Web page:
One had no choice but to attempt to measure the purity of one’s own Biblical interpretations against the clarity and straightforwardness of the kindly but firm Amish hosts. One thing plumblined their lives. The Word of God.  As written in the King James Bible. Full stop. No clever exegesis, no wriggling out of the awkward bits. There was a clear-eyed innocence about each of the families and their many children which was really quite touching. Amish children are homeschooled until fourteen, then work in family businesses; the contrasts were stark. Deliberately. The quiet Etonian, a rich, spoiled brat, a loud, black Cambridge undergraduate, an ex- foster kid in need of a father figure – all were received thoughtfully and the Amish gave more that they knew. One sensed clever editing – the British responses were careful never to offend, perhaps in deference to the Amish habit of weighing words carefully. Would that we could all learn to do the same, how much simpler diplomacy might become.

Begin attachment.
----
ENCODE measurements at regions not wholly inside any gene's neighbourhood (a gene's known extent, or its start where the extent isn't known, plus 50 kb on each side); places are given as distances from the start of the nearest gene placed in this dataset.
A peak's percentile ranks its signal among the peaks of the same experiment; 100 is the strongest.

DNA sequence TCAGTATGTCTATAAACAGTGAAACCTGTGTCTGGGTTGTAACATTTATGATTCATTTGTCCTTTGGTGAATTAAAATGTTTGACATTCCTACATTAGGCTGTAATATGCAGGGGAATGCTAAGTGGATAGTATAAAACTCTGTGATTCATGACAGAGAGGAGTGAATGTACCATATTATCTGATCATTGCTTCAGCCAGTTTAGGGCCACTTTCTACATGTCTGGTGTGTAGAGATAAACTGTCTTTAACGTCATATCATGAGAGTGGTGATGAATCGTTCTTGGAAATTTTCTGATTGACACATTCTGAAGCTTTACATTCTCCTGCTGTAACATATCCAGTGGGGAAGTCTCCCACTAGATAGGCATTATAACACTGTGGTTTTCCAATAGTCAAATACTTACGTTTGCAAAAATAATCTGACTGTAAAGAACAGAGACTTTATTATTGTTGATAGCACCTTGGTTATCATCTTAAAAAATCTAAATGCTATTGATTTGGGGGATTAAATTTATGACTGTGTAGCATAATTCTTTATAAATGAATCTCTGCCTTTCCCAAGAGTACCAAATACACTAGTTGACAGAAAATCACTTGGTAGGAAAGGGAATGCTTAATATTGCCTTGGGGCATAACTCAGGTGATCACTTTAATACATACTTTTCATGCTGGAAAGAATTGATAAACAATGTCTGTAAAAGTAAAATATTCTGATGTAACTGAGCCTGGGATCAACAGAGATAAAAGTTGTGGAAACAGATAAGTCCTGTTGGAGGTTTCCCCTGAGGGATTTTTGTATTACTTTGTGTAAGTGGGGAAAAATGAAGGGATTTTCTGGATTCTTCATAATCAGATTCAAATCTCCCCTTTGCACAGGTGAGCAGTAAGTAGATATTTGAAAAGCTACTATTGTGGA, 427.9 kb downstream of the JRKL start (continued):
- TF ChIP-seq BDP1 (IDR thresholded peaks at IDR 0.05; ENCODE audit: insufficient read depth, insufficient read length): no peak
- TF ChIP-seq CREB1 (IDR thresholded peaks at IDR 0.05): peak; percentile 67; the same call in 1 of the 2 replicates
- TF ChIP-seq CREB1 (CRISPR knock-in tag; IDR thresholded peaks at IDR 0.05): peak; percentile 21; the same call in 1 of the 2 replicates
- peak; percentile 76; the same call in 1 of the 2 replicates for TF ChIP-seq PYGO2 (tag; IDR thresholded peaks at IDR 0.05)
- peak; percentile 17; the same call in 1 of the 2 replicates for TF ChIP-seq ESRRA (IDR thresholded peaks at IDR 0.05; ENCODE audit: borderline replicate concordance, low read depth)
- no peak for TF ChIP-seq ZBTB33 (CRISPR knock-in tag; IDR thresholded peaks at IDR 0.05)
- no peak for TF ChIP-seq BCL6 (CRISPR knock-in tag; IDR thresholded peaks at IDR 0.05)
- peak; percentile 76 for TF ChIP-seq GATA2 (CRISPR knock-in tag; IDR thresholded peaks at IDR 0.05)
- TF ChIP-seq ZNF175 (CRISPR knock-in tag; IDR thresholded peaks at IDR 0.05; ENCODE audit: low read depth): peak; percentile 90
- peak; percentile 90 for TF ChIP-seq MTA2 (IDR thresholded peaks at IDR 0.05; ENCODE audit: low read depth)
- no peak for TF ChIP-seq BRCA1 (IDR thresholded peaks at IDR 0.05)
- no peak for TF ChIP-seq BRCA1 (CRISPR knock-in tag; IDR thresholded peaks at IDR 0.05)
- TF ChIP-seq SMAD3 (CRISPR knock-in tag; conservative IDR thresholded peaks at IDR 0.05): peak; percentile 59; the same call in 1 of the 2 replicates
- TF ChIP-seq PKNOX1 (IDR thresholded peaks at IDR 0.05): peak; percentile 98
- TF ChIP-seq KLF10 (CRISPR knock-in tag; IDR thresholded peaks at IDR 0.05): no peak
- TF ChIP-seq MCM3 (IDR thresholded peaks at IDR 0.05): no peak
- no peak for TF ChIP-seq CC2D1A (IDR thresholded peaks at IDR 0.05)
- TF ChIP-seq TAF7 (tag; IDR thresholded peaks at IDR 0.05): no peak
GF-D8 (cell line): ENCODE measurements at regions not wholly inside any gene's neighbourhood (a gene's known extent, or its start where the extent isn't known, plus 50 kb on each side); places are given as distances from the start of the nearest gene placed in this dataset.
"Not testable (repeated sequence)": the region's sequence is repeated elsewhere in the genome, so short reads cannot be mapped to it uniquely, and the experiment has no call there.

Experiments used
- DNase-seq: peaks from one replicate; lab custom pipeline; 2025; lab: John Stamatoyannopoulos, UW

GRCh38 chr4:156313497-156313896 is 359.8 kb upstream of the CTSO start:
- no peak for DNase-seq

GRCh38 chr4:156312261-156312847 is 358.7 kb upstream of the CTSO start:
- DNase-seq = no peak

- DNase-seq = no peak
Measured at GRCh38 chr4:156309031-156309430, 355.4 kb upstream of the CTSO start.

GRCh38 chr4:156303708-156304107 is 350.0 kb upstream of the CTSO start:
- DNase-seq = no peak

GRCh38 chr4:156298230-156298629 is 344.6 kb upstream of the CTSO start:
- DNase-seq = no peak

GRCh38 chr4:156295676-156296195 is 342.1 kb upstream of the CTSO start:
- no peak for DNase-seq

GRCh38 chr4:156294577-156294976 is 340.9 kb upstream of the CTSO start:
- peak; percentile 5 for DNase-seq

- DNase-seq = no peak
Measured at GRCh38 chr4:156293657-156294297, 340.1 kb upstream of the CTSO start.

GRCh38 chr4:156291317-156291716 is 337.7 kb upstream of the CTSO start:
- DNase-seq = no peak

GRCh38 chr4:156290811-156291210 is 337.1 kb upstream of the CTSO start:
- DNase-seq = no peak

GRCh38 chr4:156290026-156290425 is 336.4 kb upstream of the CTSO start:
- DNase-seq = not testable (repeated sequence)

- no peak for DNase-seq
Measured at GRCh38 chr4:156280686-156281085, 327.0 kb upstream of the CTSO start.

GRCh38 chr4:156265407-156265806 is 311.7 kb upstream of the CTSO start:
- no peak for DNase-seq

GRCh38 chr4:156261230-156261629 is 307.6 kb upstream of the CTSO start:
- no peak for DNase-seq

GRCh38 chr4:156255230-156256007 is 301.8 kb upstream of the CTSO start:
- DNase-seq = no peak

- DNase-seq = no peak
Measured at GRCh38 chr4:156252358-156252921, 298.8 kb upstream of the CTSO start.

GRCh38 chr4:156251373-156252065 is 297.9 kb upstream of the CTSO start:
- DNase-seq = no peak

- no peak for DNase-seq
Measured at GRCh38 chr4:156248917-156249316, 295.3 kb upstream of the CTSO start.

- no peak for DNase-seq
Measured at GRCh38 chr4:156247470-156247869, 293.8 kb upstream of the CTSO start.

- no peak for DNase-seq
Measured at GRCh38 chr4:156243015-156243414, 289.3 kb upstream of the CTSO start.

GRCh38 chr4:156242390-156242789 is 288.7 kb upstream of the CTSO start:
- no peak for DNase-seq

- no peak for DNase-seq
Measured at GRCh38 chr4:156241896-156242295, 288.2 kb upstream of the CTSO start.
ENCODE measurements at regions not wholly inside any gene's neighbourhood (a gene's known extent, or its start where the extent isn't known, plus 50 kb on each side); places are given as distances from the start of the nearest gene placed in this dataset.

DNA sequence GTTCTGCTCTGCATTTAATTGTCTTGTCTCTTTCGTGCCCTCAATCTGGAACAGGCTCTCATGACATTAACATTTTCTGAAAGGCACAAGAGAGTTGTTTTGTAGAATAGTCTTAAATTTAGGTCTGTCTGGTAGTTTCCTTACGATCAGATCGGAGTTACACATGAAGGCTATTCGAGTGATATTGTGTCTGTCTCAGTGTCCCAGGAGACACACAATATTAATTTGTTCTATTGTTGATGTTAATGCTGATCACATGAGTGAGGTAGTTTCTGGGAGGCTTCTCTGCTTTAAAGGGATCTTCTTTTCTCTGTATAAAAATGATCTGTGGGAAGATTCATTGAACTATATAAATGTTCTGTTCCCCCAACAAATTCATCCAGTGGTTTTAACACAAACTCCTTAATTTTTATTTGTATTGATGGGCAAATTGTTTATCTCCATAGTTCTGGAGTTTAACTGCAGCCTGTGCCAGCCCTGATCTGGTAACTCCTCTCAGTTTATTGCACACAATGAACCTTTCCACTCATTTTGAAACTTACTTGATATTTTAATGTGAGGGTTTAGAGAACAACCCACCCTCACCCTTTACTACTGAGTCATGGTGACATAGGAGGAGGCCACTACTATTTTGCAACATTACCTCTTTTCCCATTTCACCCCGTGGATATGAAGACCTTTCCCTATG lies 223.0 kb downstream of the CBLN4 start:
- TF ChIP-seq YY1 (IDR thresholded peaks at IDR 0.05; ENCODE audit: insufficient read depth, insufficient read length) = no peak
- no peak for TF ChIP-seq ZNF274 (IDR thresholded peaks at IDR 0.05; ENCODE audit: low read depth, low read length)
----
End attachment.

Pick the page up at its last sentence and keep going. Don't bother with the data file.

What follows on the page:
Monday, December 19, 2011

Fictional Morality

I sometimes find myself in what might be described as a blogging cycle. On one hand, light, upbeat - even frivolous. On the other, when something wrenches guts hard enough, a meatier, sugar-free post, rather like today's. 
People often admire literary intellect, irrespective of expressed moral view and the notion gains credence that excellent facility with prose in some way excuses sins. Christopher Hitchens, the champion of vitriolic atheism has left this world, perhaps to discover that most of his tightly reasoned theories about God, the afterlife and the permanence of the soul have been set at naught. His style was excoriating and passionate, some might argue grossly offensive, even repellent - in his own words he once remarked that he 'ought to carry with him some sort of rectal thermometer', presumably to measure how rapidly he was turning into an old fart. The influence of such writers on popular culture, the axis of leverage which they are able to command over the mind of the reader is almost impossible to calculate. I was seduced, but not captivated.